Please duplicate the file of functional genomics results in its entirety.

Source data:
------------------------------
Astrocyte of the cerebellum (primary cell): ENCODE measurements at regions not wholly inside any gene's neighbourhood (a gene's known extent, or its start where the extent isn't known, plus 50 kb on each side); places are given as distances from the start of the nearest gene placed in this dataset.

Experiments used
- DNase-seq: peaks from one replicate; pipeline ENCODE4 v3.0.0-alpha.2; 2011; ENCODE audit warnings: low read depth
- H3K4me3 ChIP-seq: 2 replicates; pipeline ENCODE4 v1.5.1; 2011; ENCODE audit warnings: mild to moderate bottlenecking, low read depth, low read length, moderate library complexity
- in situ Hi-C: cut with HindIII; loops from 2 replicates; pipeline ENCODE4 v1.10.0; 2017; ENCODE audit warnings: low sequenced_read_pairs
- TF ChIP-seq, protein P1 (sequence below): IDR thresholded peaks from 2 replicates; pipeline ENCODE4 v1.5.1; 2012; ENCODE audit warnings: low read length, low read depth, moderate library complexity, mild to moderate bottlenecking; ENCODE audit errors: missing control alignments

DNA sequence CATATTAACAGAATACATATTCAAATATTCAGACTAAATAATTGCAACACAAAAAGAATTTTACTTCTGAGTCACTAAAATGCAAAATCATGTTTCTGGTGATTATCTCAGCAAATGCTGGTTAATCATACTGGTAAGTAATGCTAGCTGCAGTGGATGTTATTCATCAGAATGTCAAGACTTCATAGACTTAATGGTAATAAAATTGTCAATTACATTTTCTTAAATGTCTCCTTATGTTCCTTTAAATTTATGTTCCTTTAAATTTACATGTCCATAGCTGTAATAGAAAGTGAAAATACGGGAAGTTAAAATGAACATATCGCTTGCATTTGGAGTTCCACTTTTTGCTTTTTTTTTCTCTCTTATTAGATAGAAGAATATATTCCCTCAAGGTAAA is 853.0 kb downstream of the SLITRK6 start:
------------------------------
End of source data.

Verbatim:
Astrocyte of the cerebellum (primary cell): ENCODE measurements at regions not wholly inside any gene's neighbourhood (a gene's known extent, or its start where the extent isn't known, plus 50 kb on each side); places are given as distances from the start of the nearest gene placed in this dataset.

Experiments used
- DNase-seq: peaks from one replicate; pipeline ENCODE4 v3.0.0-alpha.2; 2011; ENCODE audit warnings: low read depth
- H3K4me3 ChIP-seq: 2 replicates; pipeline ENCODE4 v1.5.1; 2011; ENCODE audit warnings: mild to moderate bottlenecking, low read depth, low read length, moderate library complexity
- in situ Hi-C: cut with HindIII; loops from 2 replicates; pipeline ENCODE4 v1.10.0; 2017; ENCODE audit warnings: low sequenced_read_pairs
- TF ChIP-seq, protein P1 (sequence below): IDR thresholded peaks from 2 replicates; pipeline ENCODE4 v1.5.1; 2012; ENCODE audit warnings: low read length, low read depth, moderate library complexity, mild to moderate bottlenecking; ENCODE audit errors: missing control alignments

DNA sequence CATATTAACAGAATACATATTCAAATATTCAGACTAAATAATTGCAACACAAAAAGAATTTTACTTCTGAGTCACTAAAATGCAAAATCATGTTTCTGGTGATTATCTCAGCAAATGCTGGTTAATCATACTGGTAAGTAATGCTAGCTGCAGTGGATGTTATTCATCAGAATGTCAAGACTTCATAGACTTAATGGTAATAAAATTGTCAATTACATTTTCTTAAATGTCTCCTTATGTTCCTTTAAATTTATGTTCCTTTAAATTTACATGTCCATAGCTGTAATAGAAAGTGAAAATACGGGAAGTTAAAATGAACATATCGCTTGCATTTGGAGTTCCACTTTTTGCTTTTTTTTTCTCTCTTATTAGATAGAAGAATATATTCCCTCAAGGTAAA is 853.0 kb downstream of the SLITRK6 start: